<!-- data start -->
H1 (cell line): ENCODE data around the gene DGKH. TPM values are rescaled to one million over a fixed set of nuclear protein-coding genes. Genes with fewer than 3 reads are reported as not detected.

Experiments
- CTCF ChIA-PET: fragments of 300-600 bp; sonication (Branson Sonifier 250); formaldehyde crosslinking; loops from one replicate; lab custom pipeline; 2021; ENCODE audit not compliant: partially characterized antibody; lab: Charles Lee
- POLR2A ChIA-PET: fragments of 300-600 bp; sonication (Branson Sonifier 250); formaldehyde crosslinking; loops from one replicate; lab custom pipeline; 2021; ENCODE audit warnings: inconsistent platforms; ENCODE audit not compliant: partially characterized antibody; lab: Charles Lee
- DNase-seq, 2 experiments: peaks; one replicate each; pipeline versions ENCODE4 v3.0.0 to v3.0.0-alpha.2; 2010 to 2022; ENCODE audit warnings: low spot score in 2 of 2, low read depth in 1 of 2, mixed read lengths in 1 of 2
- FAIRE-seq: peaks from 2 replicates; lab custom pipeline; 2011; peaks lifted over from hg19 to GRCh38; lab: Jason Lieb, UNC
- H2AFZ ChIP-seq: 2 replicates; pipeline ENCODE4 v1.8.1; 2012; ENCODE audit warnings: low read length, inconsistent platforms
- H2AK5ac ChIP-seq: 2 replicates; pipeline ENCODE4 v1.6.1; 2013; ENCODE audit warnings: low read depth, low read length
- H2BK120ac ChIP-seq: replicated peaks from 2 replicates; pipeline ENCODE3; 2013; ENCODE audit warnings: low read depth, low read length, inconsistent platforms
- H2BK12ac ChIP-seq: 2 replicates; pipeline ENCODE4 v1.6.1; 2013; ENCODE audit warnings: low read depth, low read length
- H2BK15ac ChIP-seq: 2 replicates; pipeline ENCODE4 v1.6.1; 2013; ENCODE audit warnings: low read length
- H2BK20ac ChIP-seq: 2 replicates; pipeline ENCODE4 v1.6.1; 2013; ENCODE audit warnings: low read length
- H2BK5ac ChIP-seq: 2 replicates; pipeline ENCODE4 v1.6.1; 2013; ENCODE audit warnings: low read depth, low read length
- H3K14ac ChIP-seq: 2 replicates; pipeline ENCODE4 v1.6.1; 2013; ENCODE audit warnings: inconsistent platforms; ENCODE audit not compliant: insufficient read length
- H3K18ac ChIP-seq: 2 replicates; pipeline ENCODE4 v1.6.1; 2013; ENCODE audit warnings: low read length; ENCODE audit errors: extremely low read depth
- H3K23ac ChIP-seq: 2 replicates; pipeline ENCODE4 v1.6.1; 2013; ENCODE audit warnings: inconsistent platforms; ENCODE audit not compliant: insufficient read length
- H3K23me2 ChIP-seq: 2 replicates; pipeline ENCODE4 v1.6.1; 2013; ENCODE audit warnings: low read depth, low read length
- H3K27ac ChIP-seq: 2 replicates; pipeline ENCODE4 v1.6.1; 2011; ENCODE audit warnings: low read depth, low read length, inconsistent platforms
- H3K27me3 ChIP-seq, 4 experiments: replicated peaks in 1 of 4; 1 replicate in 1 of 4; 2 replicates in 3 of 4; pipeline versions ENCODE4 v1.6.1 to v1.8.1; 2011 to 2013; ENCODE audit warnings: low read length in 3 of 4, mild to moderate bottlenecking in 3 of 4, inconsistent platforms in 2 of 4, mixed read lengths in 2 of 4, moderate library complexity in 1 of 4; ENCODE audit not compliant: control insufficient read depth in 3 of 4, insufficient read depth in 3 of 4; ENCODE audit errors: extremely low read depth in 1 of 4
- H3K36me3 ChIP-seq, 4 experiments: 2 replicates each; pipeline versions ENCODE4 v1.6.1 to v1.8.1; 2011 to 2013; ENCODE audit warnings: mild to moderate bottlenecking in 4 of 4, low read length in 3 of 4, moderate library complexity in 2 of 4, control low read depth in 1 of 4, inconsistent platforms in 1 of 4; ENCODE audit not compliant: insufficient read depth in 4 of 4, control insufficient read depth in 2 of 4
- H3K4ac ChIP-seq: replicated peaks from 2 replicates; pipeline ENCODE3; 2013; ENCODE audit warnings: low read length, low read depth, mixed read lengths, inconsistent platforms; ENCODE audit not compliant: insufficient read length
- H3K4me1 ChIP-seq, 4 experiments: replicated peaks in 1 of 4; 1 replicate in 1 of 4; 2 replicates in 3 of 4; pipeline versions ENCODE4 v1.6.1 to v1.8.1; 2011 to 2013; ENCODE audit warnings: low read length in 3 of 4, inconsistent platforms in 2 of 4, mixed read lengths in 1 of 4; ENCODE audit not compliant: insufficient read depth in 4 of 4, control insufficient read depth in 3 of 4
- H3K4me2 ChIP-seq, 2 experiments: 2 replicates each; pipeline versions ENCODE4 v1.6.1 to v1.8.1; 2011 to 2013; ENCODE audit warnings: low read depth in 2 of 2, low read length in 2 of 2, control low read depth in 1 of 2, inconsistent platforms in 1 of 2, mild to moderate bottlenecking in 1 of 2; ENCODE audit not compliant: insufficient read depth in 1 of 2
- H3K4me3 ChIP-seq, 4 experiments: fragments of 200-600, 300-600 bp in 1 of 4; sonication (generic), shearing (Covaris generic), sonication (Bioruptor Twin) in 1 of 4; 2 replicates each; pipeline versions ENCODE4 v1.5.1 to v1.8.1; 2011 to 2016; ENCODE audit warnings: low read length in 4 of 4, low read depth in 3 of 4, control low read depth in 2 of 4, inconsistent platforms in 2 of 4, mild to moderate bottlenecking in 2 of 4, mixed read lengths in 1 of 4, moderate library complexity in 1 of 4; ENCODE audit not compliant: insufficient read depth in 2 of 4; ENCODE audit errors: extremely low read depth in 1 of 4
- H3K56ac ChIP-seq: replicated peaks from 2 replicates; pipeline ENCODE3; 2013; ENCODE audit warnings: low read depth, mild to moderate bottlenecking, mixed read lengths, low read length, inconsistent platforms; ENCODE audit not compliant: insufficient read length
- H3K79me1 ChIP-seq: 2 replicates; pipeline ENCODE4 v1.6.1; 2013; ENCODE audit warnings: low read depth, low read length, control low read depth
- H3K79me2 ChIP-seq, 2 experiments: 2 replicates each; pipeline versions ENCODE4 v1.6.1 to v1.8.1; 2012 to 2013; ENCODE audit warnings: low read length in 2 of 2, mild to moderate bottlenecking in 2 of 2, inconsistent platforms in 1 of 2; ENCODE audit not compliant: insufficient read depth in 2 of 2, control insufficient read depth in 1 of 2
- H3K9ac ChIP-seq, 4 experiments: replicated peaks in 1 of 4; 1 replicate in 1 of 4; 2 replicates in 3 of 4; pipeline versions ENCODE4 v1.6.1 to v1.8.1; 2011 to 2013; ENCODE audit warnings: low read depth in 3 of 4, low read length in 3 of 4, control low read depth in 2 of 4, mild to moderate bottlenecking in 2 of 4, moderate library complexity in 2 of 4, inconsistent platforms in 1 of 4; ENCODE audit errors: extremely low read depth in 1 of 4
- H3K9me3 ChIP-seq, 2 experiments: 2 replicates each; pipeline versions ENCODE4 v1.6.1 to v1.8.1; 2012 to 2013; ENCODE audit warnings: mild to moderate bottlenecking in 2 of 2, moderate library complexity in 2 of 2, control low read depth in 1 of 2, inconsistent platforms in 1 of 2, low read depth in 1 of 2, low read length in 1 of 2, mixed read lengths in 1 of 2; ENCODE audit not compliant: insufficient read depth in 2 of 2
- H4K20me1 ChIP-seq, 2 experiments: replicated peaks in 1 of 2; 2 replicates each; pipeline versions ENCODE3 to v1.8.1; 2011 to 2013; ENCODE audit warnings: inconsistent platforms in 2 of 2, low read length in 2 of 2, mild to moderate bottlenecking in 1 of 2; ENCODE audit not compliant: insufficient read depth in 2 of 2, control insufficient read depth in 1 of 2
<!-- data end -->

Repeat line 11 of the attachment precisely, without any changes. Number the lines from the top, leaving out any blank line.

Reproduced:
- H2BK15ac ChIP-seq: 2 replicates; pipeline ENCODE4 v1.6.1; 2013; ENCODE audit warnings: low read length